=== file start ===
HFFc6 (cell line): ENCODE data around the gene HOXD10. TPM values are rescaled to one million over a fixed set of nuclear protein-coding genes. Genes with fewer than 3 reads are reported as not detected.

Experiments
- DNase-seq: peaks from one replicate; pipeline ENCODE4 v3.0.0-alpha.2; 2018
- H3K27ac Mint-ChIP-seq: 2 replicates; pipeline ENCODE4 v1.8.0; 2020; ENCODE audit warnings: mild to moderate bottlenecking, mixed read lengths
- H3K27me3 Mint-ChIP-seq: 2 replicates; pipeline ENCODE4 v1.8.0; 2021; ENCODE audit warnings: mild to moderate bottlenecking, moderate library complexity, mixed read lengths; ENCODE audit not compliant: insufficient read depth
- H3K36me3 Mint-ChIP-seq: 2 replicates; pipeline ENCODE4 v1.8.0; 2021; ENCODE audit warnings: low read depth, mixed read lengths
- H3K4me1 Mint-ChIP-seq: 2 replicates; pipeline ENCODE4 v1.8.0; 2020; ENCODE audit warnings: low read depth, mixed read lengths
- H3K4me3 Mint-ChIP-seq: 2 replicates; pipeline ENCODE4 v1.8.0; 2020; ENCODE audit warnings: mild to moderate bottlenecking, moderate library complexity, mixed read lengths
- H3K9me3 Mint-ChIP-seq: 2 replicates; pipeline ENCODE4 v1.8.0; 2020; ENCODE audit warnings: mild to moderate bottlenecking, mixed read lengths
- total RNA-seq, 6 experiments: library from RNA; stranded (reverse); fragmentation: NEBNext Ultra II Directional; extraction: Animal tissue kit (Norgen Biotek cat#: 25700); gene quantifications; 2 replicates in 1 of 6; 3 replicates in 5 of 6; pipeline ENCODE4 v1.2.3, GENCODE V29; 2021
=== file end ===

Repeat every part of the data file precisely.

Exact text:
HFFc6 (cell line): ENCODE data around the gene HOXD10. TPM values are rescaled to one million over a fixed set of nuclear protein-coding genes. Genes with fewer than 3 reads are reported as not detected.

Experiments
- DNase-seq: peaks from one replicate; pipeline ENCODE4 v3.0.0-alpha.2; 2018
- H3K27ac Mint-ChIP-seq: 2 replicates; pipeline ENCODE4 v1.8.0; 2020; ENCODE audit warnings: mild to moderate bottlenecking, mixed read lengths
- H3K27me3 Mint-ChIP-seq: 2 replicates; pipeline ENCODE4 v1.8.0; 2021; ENCODE audit warnings: mild to moderate bottlenecking, moderate library complexity, mixed read lengths; ENCODE audit not compliant: insufficient read depth
- H3K36me3 Mint-ChIP-seq: 2 replicates; pipeline ENCODE4 v1.8.0; 2021; ENCODE audit warnings: low read depth, mixed read lengths
- H3K4me1 Mint-ChIP-seq: 2 replicates; pipeline ENCODE4 v1.8.0; 2020; ENCODE audit warnings: low read depth, mixed read lengths
- H3K4me3 Mint-ChIP-seq: 2 replicates; pipeline ENCODE4 v1.8.0; 2020; ENCODE audit warnings: mild to moderate bottlenecking, moderate library complexity, mixed read lengths
- H3K9me3 Mint-ChIP-seq: 2 replicates; pipeline ENCODE4 v1.8.0; 2020; ENCODE audit warnings: mild to moderate bottlenecking, mixed read lengths
- total RNA-seq, 6 experiments: library from RNA; stranded (reverse); fragmentation: NEBNext Ultra II Directional; extraction: Animal tissue kit (Norgen Biotek cat#: 25700); gene quantifications; 2 replicates in 1 of 6; 3 replicates in 5 of 6; pipeline ENCODE4 v1.2.3, GENCODE V29; 2021